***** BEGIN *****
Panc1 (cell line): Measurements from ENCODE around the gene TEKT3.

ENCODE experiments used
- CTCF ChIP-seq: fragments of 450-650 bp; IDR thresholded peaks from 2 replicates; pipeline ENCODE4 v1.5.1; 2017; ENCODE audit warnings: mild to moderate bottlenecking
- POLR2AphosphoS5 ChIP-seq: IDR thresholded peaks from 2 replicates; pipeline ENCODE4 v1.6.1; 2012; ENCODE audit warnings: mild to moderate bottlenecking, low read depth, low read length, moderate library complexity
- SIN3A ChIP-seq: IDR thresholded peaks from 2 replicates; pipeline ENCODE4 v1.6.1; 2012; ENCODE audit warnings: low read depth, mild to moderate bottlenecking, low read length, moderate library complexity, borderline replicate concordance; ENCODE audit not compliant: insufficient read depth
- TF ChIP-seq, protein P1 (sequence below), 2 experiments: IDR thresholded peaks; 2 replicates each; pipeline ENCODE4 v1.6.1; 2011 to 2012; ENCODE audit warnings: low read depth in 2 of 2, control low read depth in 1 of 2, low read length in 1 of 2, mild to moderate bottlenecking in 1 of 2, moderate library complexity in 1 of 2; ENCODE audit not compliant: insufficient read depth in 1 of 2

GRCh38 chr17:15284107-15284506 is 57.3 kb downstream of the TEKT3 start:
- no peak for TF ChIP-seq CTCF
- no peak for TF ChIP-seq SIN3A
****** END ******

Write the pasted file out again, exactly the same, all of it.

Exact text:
Panc1 (cell line): Measurements from ENCODE around the gene TEKT3.

ENCODE experiments used
- CTCF ChIP-seq: fragments of 450-650 bp; IDR thresholded peaks from 2 replicates; pipeline ENCODE4 v1.5.1; 2017; ENCODE audit warnings: mild to moderate bottlenecking
- POLR2AphosphoS5 ChIP-seq: IDR thresholded peaks from 2 replicates; pipeline ENCODE4 v1.6.1; 2012; ENCODE audit warnings: mild to moderate bottlenecking, low read depth, low read length, moderate library complexity
- SIN3A ChIP-seq: IDR thresholded peaks from 2 replicates; pipeline ENCODE4 v1.6.1; 2012; ENCODE audit warnings: low read depth, mild to moderate bottlenecking, low read length, moderate library complexity, borderline replicate concordance; ENCODE audit not compliant: insufficient read depth
- TF ChIP-seq, protein P1 (sequence below), 2 experiments: IDR thresholded peaks; 2 replicates each; pipeline ENCODE4 v1.6.1; 2011 to 2012; ENCODE audit warnings: low read depth in 2 of 2, control low read depth in 1 of 2, low read length in 1 of 2, mild to moderate bottlenecking in 1 of 2, moderate library complexity in 1 of 2; ENCODE audit not compliant: insufficient read depth in 1 of 2

GRCh38 chr17:15284107-15284506 is 57.3 kb downstream of the TEKT3 start:
- no peak for TF ChIP-seq CTCF
- no peak for TF ChIP-seq SIN3A